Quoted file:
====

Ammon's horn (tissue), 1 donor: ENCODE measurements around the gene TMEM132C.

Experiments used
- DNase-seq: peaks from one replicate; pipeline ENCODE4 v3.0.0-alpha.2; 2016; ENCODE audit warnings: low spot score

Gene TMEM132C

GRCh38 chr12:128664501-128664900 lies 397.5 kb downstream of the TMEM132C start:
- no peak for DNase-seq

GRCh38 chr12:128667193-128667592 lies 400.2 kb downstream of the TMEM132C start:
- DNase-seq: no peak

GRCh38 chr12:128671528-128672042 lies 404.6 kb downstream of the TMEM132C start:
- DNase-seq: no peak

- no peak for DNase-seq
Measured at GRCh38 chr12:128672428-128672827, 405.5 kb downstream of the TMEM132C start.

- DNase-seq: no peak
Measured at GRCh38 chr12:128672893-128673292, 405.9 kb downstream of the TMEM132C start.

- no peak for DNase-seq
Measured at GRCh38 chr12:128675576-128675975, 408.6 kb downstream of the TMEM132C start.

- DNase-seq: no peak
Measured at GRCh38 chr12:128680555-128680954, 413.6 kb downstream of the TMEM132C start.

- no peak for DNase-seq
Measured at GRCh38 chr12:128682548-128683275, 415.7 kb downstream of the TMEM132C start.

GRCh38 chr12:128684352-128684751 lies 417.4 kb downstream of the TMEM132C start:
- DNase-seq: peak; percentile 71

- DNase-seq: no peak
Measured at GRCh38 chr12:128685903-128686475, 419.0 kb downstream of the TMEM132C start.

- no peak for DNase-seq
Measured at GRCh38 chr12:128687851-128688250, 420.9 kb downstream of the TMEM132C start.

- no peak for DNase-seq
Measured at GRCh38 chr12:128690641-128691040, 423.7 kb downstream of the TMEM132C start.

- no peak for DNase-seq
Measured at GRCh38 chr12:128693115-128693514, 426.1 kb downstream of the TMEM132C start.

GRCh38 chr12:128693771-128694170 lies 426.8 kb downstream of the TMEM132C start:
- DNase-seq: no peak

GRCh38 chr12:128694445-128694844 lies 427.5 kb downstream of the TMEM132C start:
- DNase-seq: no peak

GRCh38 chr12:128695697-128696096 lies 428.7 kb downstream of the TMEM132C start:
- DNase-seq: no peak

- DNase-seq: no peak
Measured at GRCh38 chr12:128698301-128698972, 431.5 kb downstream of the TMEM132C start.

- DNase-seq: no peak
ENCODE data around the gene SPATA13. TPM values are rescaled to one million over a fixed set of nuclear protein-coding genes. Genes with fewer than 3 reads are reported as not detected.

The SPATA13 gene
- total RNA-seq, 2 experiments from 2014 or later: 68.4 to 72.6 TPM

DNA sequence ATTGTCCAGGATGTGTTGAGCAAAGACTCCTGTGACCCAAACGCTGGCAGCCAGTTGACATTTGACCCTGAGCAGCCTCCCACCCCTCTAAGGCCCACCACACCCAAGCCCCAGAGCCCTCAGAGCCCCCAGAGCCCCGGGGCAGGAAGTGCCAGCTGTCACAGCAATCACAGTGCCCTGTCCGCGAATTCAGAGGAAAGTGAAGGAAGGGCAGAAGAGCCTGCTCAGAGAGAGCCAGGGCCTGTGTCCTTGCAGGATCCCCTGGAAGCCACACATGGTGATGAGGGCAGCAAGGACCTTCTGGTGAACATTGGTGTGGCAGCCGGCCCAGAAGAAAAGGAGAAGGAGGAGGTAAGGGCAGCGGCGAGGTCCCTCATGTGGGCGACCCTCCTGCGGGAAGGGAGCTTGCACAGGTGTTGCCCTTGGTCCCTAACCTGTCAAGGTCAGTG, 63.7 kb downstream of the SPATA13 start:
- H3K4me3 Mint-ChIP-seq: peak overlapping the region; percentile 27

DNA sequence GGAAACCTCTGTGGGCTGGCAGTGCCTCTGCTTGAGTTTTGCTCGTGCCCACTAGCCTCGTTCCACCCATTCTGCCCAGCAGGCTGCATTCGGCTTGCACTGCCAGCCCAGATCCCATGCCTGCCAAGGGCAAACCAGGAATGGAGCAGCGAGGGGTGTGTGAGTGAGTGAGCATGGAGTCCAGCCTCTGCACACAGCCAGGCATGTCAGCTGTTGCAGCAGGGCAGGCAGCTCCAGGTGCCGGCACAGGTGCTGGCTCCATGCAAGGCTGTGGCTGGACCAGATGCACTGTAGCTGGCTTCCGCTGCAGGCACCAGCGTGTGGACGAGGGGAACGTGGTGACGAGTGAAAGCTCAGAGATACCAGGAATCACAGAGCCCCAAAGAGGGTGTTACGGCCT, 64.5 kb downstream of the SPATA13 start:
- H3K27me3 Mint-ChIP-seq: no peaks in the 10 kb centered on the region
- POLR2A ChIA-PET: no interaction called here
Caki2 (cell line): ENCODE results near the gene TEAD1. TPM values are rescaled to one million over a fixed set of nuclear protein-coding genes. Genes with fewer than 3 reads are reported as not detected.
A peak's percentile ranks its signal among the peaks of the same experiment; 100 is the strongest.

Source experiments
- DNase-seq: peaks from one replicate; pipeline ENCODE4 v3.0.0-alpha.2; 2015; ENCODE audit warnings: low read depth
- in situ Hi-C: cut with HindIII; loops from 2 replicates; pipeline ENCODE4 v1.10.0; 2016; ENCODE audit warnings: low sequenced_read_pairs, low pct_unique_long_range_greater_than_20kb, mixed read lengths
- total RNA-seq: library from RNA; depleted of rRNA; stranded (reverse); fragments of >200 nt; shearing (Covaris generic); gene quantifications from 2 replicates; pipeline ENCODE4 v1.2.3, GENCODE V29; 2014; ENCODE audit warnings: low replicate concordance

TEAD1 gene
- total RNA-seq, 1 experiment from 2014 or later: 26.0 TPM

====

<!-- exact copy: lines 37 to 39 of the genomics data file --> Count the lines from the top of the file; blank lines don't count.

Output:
- DNase-seq: no peak
Measured at GRCh38 chr12:128698301-128698972, 431.5 kb downstream of the TMEM132C start.

- DNase-seq: no peak